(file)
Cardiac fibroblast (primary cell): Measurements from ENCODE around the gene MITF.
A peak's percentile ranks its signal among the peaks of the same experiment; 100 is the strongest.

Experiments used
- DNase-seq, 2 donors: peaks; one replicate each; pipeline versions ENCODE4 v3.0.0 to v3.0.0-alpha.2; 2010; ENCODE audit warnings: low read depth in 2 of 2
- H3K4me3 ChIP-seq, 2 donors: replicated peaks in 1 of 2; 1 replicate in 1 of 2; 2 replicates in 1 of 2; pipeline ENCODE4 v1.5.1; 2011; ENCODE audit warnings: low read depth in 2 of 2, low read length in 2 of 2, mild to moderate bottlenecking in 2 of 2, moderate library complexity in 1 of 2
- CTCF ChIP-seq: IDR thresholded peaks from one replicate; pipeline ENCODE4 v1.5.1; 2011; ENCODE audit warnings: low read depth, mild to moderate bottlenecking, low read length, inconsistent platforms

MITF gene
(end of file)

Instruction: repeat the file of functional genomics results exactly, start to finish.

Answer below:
Cardiac fibroblast (primary cell): Measurements from ENCODE around the gene MITF.
A peak's percentile ranks its signal among the peaks of the same experiment; 100 is the strongest.

Experiments used
- DNase-seq, 2 donors: peaks; one replicate each; pipeline versions ENCODE4 v3.0.0 to v3.0.0-alpha.2; 2010; ENCODE audit warnings: low read depth in 2 of 2
- H3K4me3 ChIP-seq, 2 donors: replicated peaks in 1 of 2; 1 replicate in 1 of 2; 2 replicates in 1 of 2; pipeline ENCODE4 v1.5.1; 2011; ENCODE audit warnings: low read depth in 2 of 2, low read length in 2 of 2, mild to moderate bottlenecking in 2 of 2, moderate library complexity in 1 of 2
- CTCF ChIP-seq: IDR thresholded peaks from one replicate; pipeline ENCODE4 v1.5.1; 2011; ENCODE audit warnings: low read depth, mild to moderate bottlenecking, low read length, inconsistent platforms

MITF gene